By Lucia Viti
Uptown residents Greg Bada, Stephanie Clair, Monica Hui Hekman, Amy Paul and Kelly Paige Standard will be among 32 area artists featured in “Animalia/A Group Show,” opening Nov. 12 at Sparks Gallery.
The eclectic array of Southern California talent will exhibit oil and watercolor paintings, iron and marble works, and photography and archival prints that synergize the real and imaginary world of animals.
“‘Animalia’ celebrates the elegance of nature in the animal kingdom through our local artists’ eyes,” said Sonya Sparks, owner of Sparks Gallery. “‘Animalia/A Group Show’ will bring together artists and collectors who share a mutual passion for supporting animals in their own way.”
The dimension of each North Park artist is to say the least, impressive.
Amy Paul works as an artist and a teacher touting a 15-year tenure at Mesa College while owning and running Pigment, a “unique, design-driven gift store” in North Park. Paul’s piece, a pastel-white, acrylic-on-wood tiger, is square-framed with a textured matting. Inspired by the animal’s symbolism — fierce and passionate — the piece serves as a totem. Paul tapped into animal totems after the death of her grandmother. Heartbroken by her loss, birds came to symbolize guardians. “I imagined birds as couriers helping to negotiate the transition from this world to the next,” she said. “For me, ‘Animalia’ is an exercise in portraiture that channeled my interest in animals as spiritual guides for my loved ones.”
“Amy’s work is interesting,” Sparks said. “Like so many of our artists, Amy’s half-artist, half-business woman. Most of our artists have day jobs or they’re entrepreneurs.”
Paul praised Sparks for her vision, describing “Animalia” as a show that serves to inspire artists while affording the local community an opportunity to engage with each other. “Sonya is a pioneer,” she said.
Greg Bada, a printmaker, engraves and etches on copper or zinc plates. Bada’s collection of limited edition “antiquated” prints “walk in the footsteps of printmakers of centuries ago” because the process has barely changed. The self-described vivid dreamer will exhibit a print inspired by his young son while enjoying the flamingos at the San Diego Zoo.
“My son remarked that it would be cool to ride a flamingo,” Bada said. “Inspired by the childlike-dream of riding an exotic bird, I drew a vague interpretation of my wife in a feathered outfit riding a bird through a dreamlike world. I meticulously focused on the details of every feather on her garment as well the bird.”
Stephanie Clair’s portrait painting of a family of giraffes is titled “A Circle of Love.”
“I chose giraffes because my daughter is obsessed with them,” she said. “The family circle represents me, my husband, my son and daughter but relates to all human and animal families. Families are the most important bond between all creatures. I connect the similarities between animals and people so that humans can relate to animals in a compassionate way to make sure they don’t become endangered.”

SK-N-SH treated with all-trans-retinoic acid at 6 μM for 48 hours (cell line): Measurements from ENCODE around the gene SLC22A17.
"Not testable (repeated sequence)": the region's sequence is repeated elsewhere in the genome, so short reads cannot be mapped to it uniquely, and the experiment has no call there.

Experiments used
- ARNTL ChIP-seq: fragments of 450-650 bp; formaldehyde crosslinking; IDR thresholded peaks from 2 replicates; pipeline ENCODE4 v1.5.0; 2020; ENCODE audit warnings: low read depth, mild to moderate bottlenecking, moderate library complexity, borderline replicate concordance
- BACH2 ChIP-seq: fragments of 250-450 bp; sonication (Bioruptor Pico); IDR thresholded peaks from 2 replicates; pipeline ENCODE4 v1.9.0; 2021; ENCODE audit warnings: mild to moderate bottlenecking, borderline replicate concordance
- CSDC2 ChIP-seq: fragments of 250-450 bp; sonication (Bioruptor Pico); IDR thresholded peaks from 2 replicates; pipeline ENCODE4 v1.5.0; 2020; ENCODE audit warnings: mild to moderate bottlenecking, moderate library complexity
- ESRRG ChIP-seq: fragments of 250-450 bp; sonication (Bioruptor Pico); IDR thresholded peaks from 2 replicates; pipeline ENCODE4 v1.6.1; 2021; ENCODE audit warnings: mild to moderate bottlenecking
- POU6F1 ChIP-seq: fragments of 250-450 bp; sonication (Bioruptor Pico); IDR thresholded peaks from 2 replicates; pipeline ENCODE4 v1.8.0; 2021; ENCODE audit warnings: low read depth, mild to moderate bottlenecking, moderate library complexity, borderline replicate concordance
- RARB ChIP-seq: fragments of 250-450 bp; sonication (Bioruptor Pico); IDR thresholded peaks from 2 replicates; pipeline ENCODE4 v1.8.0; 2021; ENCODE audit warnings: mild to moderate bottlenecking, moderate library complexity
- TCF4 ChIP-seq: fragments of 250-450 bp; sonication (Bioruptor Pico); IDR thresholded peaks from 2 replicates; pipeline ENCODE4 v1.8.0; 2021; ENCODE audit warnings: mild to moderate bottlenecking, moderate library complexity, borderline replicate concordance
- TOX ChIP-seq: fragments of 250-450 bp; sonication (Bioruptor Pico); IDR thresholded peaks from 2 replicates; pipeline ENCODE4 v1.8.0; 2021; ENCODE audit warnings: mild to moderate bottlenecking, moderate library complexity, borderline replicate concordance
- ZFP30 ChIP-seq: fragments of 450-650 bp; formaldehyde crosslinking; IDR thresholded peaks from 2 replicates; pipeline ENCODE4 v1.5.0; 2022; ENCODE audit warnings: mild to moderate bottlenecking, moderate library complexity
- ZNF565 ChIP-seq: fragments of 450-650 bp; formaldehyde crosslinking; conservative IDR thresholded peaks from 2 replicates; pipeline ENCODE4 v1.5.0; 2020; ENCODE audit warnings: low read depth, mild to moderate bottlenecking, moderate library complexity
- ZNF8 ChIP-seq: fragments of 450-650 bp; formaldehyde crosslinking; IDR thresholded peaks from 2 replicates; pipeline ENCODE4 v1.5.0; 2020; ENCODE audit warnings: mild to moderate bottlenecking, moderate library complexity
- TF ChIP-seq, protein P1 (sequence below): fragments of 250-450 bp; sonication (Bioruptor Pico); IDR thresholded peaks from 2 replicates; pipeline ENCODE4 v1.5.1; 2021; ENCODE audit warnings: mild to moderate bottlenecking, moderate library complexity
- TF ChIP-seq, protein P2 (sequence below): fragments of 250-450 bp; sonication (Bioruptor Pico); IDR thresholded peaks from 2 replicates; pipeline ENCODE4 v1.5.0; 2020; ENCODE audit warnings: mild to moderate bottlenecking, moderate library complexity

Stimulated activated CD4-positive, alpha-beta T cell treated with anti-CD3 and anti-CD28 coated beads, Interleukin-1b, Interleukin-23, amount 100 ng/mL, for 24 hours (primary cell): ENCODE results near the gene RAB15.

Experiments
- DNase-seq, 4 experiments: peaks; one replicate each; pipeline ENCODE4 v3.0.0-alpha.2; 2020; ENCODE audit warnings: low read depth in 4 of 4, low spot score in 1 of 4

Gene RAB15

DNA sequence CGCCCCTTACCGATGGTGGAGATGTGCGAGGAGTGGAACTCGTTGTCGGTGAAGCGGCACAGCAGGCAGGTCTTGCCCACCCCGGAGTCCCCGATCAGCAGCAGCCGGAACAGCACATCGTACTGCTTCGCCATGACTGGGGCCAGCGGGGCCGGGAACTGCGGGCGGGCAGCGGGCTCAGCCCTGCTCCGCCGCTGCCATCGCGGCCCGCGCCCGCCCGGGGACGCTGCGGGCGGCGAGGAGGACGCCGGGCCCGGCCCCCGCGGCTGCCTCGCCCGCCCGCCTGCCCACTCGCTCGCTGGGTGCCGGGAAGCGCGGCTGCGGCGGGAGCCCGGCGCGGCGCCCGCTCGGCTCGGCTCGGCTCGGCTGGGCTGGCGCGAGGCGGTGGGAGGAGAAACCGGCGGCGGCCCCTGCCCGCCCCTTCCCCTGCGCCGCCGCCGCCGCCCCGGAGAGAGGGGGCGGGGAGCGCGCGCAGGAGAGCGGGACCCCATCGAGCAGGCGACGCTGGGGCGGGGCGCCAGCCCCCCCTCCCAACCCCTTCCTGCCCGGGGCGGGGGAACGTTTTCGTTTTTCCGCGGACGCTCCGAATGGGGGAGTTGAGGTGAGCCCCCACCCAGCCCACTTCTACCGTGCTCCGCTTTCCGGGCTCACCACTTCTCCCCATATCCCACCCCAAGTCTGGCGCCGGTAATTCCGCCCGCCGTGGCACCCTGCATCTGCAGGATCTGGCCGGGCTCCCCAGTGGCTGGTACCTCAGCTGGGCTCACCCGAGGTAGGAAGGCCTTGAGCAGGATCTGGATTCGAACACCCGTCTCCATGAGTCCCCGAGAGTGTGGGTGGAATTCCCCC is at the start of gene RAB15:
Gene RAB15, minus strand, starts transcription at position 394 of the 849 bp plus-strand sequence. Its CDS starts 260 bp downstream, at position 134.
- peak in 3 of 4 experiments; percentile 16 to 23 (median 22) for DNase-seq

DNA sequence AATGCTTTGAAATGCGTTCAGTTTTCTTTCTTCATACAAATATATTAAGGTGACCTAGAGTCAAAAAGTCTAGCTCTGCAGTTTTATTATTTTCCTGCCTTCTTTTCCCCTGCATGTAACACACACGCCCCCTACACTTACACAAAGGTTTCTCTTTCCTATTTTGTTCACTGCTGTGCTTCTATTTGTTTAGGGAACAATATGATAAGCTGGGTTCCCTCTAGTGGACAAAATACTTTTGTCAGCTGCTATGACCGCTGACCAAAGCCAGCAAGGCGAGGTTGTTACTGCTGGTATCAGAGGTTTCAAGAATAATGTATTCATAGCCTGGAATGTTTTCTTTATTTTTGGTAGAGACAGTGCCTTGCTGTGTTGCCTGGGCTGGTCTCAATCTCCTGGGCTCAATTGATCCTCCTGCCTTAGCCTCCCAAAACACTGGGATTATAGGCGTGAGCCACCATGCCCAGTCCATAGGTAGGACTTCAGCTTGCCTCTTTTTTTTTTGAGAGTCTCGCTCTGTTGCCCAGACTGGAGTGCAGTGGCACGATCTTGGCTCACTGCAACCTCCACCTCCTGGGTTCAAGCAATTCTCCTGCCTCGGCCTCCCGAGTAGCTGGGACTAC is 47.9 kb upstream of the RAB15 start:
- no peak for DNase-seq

Clair noted that the painting displays a hidden love message within the giraffe spots.
Monica Hui Heckman will display a fabric collage of polar bears rolling in the snow — a behavior she found “interesting and fun.”
“Polar bears are great fun!” she said. “My illustration depicts them rolling in the snow — an interesting behavior that cleans their fur. My love for polar bears is part of my love for all animals.”
Hui Hekman’s process begins with researching the subject, sketching and forming a ceramic sculpture used as a reference for a computer illustration that’s patterned as a collage, printed out in pieces, attached to fabrics, cut accordingly and sewn together on a sewing machine. The multimedia artist learned to sew from her grandmother, who was a seamstress.
Kelly Paige Standard is a portrait painter inspired by “mood and emotion.” Drawn to a “full spectrum of ideas” that she “smashes” into a visually appealing narrative, Standard is driven by hope.
“Inspirations are emotions that are too hard to express in any other way,” she said. “People call my paintings lonely, but I always have hope.”
Standard’s painting harmonizes elements of the artistic masters. “The pose is reminiscent of a John Singer Sargent piece,” she continued. “The contrast between the light and dark is a feature that Giorgio de Chirico played with; the background is inspired by Richard Stein greeting cards and his book of fun doodles, but mostly the piece stems from Kahlil Gibran, the author of ‘The Prophet’ who wrote, ‘For thought is a bird of space, that in a cage of words may indeed unfold its wings but it cannot fly.’”
Standard said she wanted the portrait’s subject to look like she was toiling over something while holding the key to the cage and the ability to “let it go.”
“Kelly Page has been in the art world for a long time,” Sparks said. “Kelly’s art has gorgeous craftsmanship, is rich with intense colors and beautiful color schemes with strong pinks that define her style. Her show piece has an interesting green pallet.”
Sparks chose artistic pieces based on visual aesthetics, craftsmanship and the ability of each piece to work well together. “When curating a show, we line up pieces to see how well they work with each other,” she said. “We look for energy, technique, flow, shape and movement plus quality craftsmanship and aesthetic appeal.”
Sparks noted that while excited about the overwhelming talent of each artist, her driving force is to “promote the local art community and their vision of how they see the animal kingdom.”
—Contact Lucia Viti at firstname.lastname@example.org.